How do you determine if a SaaS solution is best for your library's integrated library system? What pros and cons should we be mindful of when exploring options?
One of the major issues in the implementation of any major technology product, such as an integrated library system, concerns whether it should be installed on equipment located in the library or if it should be hosted by the vendor. Both options have been available, in some fashion, since the earliest times of library automation.
The locally hosted option, where the library licenses software that is then installed on servers housed on its premises, has been the dominant way until recent years. These servers might reside in the library itself, but they are more likely to be placed in the data center of its parent institution. Academic libraries usually have some type of agreement with their university information technology department to colocate servers within the institutional data center, as would a public library with their local government. Regardless where the servers are physically housed, the library would assume at least some degree of responsibility for its technical operation. This arrangement comes with the need for technical expertise to properly maintain and secure the server and manage a wide variety of tasks associated with operating a complex business application. The budget model of a locally operated system includes costs for technical personnel, server purchase and support contracts, software licenses, facilities fees, as well as other direct or indirect costs.
Operating an integrated library system in this way comes with a mix of advantages and challenges. On the plus side, the library has considerable control in its technical operation, in its configuration, and in any interactions with other systems within its environment. Data can be transferred to and from the system within the organization's own network without having to traverse the internet. This model also comes with some disadvantages, including the need to allocate personnel to its technical upkeep, the need to repair and replace hardware periodically, and the need to continually monitor and address security and other aspects of the operating environment. There may be limited redundancy of hardware and network components due to the cost of acquiring and maintaining multiple copies of each component.
Local hosting might be the favored approach for libraries that have
- a strong in-house technical support team;
- suitable facilities for the responsible housing of computer infrastructure, including uninterruptible power support, fire suppression, and cooling;
- specific needs for local control; or
- complex interoperability with other business systems within the enterprise network.
Software-as-a-service (SaaS) divides the roles and responsibilities in a much different way between the library and the vendor. The library configures and operates the system at a fairly high level but does not need to be involved in dealing with the hardware, operating systems, database management, or other lower-level technical details.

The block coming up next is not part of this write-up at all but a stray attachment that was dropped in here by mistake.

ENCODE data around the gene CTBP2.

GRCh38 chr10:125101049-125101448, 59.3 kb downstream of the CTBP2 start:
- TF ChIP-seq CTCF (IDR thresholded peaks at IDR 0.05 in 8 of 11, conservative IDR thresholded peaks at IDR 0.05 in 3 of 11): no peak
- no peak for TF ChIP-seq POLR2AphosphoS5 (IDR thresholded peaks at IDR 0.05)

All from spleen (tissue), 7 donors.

Integrated library systems can be implemented in a configuration where the vendor provides hosting services for the servers and assumes responsibility for their technical management. In some cases, library staff will access the system via Windows or Java-based client software installed on their computers. Alternatively, some integrated library systems offer web-based interfaces that avoid the need for special client software. Many of the developers of ILS products are creating new web-based interfaces to eventually replace the client software.
Library services platforms are based on multi-tenant platforms with all aspects of functionality accessed via web interfaces. For these products, local hosting may not be an option. Like the vendor-hosted integrated library system, libraries using these platforms do not have to concern themselves with the lower-level technical infrastructure but rather focus their efforts on their operational aspects.
In recent years, vendor-hosted integrated library systems and library services platforms have become the dominant model chosen by libraries for new implementations. Even when retaining the same integrated library system, many libraries are shifting from locally-hosted to vendor-hosted implementations. Libraries increasingly prefer this trend for many reasons:
- fewer technical personnel employed by the library and the need to make best use of these individuals for higher value services rather than maintaining local server infrastructure;
- availability of robust internet connections that are essential infrastructure for other aspects of library services and content offerings;
- higher levels of reliability can be expected on less redundant local servers;
- predictable annual subscription fee without the need to budget for equipment replacement; and
- price incentives offered by vendors to move from local to vendor hosting.
It is important to be aware that SaaS has become the norm for almost all technology-based products. We expect to access social networks, e-mail, and other business and consumer applications entirely through our web browsers. Core desktop tools, such as word processors and spreadsheets, are increasingly operated via web interfaces. Even those installed on desktop or laptop computers are increasingly offered only through subscription services with automated updates and built-in cloud storage rather than purchased standalone software, such as with the Microsoft Office 365 Suite.
Given these considerations, there are ever fewer downsides to acquiring major library products through SaaS subscriptions. We are well into the era of webbased systems and cloud computing. While there may be some circumstances where a library will have solid reasons to implement a new system on local infrastructure, this option will become increasingly rare.